29 October 2012 | drystyx
Pei Pei Cheng has an indescribable beauty in this film, which is fitting, because the film itself is one of indescribable beauty.
It's set a martial arts films, but engages in sword and sorcery more, in old fashioned de Mille beauty and landscape.
There are some of the usual impossible acrobatics which are common to too many martial arts films, but not enough to detract from the beauty of the film and story. Just enough for a nice balance, without boring us with silly acrobatics every second.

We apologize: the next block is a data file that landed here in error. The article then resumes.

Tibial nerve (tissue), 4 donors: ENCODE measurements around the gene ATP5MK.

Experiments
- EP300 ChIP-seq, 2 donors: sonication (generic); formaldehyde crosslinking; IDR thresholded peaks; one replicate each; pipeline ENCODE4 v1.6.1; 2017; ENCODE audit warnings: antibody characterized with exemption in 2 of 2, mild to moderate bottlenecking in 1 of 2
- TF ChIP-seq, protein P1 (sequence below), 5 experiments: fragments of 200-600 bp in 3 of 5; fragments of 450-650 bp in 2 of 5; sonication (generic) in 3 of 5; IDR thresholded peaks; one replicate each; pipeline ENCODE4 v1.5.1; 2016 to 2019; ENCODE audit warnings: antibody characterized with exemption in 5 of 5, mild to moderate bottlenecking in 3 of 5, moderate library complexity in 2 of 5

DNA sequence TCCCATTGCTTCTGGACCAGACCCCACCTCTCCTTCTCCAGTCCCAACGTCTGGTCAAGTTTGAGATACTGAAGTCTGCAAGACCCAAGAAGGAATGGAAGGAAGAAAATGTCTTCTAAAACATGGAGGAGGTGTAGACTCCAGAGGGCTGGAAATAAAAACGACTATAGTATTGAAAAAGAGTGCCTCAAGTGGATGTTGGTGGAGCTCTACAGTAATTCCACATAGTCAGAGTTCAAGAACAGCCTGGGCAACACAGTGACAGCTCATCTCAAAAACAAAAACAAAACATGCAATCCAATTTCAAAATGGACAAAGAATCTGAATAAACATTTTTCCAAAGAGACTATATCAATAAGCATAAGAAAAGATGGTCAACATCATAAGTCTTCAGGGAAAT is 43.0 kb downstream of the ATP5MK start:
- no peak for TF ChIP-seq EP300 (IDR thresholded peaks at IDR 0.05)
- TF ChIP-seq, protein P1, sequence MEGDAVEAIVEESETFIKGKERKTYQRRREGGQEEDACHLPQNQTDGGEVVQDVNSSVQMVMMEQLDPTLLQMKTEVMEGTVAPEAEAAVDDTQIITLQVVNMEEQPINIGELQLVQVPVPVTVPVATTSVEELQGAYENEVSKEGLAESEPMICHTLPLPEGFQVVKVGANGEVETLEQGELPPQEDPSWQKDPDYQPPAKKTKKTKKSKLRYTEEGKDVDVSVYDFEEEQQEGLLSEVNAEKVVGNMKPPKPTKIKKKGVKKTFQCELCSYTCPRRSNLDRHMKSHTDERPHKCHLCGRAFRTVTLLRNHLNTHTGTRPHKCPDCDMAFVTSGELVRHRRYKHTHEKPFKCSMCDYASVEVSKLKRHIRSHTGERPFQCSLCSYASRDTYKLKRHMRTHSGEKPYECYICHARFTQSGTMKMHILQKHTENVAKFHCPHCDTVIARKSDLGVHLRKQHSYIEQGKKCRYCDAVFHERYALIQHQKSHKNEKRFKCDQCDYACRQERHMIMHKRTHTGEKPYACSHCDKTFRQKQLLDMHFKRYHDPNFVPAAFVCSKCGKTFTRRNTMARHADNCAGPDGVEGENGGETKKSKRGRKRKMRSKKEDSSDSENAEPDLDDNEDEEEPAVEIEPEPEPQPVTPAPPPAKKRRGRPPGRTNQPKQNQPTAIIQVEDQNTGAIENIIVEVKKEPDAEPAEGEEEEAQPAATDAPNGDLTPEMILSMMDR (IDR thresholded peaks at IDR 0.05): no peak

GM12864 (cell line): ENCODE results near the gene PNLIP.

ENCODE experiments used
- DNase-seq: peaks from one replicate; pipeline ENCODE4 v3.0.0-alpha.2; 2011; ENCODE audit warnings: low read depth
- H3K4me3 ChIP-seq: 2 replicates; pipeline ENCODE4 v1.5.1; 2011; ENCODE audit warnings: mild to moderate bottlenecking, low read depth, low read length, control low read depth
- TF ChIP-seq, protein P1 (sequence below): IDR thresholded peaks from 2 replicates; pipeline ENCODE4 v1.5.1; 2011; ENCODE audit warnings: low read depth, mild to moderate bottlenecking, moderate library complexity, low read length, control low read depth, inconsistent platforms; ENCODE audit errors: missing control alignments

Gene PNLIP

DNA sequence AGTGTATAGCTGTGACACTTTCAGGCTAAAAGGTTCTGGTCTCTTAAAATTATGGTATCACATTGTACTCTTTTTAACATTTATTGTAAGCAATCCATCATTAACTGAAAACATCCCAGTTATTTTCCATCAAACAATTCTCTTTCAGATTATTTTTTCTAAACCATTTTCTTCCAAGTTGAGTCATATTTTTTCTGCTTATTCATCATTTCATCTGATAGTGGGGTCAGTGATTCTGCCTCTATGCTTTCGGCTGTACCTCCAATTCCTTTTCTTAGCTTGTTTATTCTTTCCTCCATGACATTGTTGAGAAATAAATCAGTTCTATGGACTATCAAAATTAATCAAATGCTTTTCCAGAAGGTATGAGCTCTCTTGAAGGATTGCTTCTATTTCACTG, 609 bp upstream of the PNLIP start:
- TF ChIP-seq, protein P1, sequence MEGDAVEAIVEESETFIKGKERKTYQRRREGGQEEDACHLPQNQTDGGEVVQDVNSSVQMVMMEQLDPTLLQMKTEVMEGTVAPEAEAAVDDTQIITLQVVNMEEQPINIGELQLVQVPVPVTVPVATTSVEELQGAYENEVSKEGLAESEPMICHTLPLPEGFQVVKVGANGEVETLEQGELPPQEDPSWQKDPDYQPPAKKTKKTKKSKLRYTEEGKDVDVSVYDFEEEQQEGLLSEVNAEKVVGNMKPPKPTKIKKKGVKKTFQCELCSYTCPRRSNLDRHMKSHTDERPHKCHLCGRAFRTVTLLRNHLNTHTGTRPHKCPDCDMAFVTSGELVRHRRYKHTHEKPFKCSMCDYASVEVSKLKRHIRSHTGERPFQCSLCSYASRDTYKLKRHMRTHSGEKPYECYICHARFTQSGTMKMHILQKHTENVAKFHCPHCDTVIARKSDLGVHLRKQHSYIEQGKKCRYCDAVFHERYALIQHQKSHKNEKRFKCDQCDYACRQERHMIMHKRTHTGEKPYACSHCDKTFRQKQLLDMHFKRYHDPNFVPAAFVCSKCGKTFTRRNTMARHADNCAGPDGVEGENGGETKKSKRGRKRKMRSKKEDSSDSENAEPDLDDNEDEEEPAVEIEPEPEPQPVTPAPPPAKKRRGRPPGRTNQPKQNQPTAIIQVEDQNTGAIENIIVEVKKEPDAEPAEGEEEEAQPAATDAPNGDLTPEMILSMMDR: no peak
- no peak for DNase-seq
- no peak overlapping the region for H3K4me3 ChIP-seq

Even on a small screen, the scenery is vivid and stunning. In a cinema, it is absolute splendor and power.
The story involves a stolen sword of power, but more than that, it involves a broken family, betrayal, forgiveness, love, great emotions, and great theatrics. The drama could just as well play out on a stage, with mesmerizing amazement on the script and acting alone. With the added beauty of the color and costumes, and of a perfect Pei Pei, it is pure Paradise. Pei Pei dazzles us with beauty in appearance and movement, and the camera work is amazing. On the other hand, no woman in the world should ever have to live up to the perfection of Pei Pei. We have found the perfect female beauty.
This is what a martial arts film should be. This is the pinnacle.